Giving regular boosters 'not sustainable': Oxford vaccine expert
Regular booster doses every four-six months to fight Covid may not be a sustainable way to prevent Covid infections, said Oxford vaccine expert Sir Andrew Pollard
Regular booster doses every four-six months to fight Covid may not be a sustainable way to prevent Covid infections, said Oxford vaccine expert Sir Andrew Pollard.
Amid rising cases due to Omicron, which has the potential to escape vaccine immunity, calls for booster jabs got supercharged with many countries including the US, UK and India rolling out a third dose.
"Administering booster vaccines to everyone every six months was 'not sustainable'," Pollard was quoted as saying to the Daily Mail.
"We can't vaccinate the planet every four-six months. It's not sustainable or affordable. In the future, we need to target the vulnerable," said Pollard, who was chief investigator of the Oxford Covid vaccine trials and director of the Oxford Vaccine Group, which developed AstraZeneca's jab.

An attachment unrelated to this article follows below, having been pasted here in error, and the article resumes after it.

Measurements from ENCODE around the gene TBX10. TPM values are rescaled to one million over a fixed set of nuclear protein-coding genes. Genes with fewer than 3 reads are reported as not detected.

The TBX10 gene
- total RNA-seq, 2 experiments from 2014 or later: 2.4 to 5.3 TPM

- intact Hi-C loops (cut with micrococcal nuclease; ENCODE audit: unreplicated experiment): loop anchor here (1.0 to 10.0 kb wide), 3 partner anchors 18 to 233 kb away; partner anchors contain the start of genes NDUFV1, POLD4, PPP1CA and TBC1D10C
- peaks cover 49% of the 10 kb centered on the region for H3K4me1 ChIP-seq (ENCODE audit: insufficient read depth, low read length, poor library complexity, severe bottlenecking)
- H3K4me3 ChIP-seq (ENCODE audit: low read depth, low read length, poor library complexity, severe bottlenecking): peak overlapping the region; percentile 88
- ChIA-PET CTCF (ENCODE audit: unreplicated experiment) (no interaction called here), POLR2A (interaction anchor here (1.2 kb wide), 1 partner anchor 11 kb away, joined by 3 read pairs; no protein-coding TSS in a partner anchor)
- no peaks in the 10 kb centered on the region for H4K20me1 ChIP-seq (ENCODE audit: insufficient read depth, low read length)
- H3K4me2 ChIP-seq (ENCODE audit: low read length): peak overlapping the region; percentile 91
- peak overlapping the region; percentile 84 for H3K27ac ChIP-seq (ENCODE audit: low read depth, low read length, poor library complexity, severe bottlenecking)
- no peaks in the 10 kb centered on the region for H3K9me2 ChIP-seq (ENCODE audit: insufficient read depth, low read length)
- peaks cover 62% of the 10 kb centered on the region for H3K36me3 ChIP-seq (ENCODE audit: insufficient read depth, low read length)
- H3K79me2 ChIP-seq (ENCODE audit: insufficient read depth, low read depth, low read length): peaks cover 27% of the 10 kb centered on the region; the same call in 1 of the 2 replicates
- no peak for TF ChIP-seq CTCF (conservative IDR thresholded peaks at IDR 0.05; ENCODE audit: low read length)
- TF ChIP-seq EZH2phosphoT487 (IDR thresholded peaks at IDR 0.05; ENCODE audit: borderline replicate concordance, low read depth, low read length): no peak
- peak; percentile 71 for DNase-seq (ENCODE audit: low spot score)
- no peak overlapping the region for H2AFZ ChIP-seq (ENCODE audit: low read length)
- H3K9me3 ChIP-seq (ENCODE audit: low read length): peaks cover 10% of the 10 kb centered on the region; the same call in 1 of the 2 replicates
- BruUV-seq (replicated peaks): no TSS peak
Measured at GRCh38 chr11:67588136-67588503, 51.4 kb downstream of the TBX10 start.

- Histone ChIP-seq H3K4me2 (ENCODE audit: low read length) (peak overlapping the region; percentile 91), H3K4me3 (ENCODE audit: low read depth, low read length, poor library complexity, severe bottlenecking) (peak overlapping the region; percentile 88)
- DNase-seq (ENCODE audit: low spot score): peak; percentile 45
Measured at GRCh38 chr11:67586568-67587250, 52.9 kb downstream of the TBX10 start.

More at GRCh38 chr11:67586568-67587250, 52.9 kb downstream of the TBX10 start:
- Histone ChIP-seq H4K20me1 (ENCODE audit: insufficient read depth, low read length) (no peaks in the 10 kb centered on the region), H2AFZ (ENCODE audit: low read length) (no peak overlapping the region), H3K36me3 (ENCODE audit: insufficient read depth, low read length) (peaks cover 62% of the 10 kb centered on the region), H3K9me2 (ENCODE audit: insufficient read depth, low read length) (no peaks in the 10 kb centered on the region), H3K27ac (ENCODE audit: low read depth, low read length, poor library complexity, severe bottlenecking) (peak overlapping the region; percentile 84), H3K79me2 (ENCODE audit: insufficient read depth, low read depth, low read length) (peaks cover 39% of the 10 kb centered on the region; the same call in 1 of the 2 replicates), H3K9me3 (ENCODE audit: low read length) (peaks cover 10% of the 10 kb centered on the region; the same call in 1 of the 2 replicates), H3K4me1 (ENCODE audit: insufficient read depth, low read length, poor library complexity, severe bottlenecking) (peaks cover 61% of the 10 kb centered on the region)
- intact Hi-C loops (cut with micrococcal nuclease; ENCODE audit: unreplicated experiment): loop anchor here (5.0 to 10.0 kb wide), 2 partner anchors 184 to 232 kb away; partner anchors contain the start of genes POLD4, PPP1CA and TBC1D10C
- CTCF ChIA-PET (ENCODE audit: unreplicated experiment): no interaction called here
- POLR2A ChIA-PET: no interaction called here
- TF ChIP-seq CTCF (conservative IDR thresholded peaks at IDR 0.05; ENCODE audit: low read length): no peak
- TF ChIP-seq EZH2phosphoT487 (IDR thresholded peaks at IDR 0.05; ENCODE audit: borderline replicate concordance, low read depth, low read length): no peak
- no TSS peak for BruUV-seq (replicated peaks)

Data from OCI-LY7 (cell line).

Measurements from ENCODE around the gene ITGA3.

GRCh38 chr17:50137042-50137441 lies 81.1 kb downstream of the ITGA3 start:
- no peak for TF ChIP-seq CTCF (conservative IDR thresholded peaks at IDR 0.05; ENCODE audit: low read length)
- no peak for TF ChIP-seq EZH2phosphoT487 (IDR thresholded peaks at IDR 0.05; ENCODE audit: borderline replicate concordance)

According to Pollard, future immunisation drives should target the most vulnerable, rather than all adults.
"Today, less than 10 per cent of people in low income families have even had their first dose, so the whole idea of fourth doses globally is just not sensible," Pollard was quoted as saying to Sky News.
"It may be that as science evolves we can work out who the most vulnerable are in populations and target future boosters for them to maintain their protection."
However, in the wake of Omicron spreading rapidly, Israel has rolled out a fourth dose for over-60s, while both German and British health officials are planning for a second booster.
Pollard advised that Britain shouldn't start rolling out fourth Covid vaccines until there is more evidence they are even needed, the report said.
While the UK has seen a significant surge in cases, infections are reportedly mild.
Pollard noted it is not clear why Omicron is causing more mild disease or that future versions of Covid will be similarly less severe.
Updated versions of Covid jabs may be needed to "manage living with the virus in the future", he said.
Vaccine makers are already working on tweaking the current crop of jabs in case they are needed against Omicron. But these won't be ready for months and so far the current vaccines are holding up against severe Covid outcomes.